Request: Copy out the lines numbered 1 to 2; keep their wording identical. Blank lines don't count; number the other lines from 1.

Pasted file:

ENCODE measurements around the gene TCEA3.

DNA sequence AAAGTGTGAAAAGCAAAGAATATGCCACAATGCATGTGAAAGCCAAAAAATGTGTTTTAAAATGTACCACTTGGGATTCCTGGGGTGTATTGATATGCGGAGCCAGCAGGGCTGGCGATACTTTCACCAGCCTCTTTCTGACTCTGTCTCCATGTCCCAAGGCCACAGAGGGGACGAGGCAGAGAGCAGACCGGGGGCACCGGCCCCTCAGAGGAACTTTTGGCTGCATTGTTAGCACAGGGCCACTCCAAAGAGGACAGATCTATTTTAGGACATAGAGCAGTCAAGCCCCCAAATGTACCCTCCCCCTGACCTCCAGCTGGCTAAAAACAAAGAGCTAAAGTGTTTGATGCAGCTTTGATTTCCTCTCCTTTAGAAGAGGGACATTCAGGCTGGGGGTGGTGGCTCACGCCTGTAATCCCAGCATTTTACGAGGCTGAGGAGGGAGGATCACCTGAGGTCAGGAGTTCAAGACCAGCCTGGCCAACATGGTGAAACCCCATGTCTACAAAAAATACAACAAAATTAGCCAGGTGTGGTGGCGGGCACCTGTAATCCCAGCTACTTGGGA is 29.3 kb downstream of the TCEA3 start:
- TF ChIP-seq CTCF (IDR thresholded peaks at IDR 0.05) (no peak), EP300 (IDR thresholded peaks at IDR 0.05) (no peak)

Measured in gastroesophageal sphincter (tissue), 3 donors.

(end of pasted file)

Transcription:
ENCODE measurements around the gene TCEA3.

DNA sequence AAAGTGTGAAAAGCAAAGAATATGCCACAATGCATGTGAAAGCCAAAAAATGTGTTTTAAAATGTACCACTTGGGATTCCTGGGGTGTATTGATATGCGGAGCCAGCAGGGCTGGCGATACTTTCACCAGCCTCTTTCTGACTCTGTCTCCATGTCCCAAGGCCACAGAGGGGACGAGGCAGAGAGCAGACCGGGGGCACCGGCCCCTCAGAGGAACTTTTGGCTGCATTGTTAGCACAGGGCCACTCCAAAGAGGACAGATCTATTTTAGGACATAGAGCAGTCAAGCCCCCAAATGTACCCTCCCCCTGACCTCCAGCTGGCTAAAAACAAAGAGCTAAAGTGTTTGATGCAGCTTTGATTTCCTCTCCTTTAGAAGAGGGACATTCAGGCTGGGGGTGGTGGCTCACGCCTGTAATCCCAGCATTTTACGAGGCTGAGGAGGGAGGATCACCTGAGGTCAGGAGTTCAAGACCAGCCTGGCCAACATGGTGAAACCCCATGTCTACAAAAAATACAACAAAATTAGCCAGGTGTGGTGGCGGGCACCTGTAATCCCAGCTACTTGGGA is 29.3 kb downstream of the TCEA3 start: